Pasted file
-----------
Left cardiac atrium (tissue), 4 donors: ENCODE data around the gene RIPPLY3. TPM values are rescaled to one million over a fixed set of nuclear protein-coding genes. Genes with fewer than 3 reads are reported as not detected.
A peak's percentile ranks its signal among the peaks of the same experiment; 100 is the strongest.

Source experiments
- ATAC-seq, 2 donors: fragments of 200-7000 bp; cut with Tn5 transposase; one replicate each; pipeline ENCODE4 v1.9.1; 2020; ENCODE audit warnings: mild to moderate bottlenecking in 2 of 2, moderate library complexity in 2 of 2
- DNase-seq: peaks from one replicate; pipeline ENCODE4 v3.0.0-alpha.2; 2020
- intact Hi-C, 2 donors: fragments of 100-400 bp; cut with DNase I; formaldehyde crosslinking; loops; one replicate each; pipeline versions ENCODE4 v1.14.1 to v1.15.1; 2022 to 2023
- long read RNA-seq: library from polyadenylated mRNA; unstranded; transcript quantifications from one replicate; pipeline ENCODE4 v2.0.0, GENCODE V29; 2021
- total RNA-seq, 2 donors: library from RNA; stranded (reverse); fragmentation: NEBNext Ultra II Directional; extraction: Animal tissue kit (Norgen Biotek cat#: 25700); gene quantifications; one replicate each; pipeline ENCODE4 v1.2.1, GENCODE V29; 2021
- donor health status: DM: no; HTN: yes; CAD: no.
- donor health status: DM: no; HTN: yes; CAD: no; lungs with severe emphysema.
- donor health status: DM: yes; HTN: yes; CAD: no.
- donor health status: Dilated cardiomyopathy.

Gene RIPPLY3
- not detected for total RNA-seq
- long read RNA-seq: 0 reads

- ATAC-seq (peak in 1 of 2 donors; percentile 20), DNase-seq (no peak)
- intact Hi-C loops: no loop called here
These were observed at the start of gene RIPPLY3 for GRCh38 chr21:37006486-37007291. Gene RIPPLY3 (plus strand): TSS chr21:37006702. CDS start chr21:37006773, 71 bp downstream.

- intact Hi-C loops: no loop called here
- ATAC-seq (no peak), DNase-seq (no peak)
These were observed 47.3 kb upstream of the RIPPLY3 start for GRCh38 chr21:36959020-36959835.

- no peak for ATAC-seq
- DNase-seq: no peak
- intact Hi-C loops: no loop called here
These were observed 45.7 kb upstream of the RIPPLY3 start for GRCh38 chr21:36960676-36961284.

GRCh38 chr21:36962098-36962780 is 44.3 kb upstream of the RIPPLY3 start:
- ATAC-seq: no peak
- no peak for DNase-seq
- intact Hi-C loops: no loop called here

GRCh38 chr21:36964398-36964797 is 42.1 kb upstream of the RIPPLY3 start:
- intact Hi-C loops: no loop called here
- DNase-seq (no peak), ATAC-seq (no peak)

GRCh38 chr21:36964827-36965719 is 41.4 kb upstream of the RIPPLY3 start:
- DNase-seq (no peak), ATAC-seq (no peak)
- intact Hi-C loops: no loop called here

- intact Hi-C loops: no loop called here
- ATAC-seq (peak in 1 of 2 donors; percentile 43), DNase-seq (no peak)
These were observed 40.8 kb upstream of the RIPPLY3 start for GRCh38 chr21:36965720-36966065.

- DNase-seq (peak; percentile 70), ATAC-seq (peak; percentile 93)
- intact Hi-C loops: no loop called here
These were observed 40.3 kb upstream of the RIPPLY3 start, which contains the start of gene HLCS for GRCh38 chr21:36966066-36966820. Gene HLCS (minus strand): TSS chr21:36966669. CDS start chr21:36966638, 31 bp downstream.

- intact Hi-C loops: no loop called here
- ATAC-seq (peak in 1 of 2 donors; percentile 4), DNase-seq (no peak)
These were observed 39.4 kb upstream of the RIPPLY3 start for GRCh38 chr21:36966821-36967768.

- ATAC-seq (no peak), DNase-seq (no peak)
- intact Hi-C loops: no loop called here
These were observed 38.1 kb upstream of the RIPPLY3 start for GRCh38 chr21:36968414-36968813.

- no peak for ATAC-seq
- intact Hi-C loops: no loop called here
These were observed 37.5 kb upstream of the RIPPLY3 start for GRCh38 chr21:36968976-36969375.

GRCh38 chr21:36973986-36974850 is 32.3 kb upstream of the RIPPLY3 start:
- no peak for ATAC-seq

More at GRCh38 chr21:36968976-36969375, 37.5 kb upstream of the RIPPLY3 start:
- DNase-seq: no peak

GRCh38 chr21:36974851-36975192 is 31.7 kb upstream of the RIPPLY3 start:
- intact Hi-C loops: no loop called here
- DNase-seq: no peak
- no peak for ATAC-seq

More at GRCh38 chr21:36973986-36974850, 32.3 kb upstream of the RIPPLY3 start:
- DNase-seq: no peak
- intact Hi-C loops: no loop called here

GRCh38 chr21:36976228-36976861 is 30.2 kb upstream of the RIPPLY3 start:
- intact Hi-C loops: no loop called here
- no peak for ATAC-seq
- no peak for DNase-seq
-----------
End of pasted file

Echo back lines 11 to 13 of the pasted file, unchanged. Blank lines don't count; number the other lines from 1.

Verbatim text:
- donor health status: DM: yes; HTN: yes; CAD: no.
- donor health status: Dilated cardiomyopathy.

Gene RIPPLY3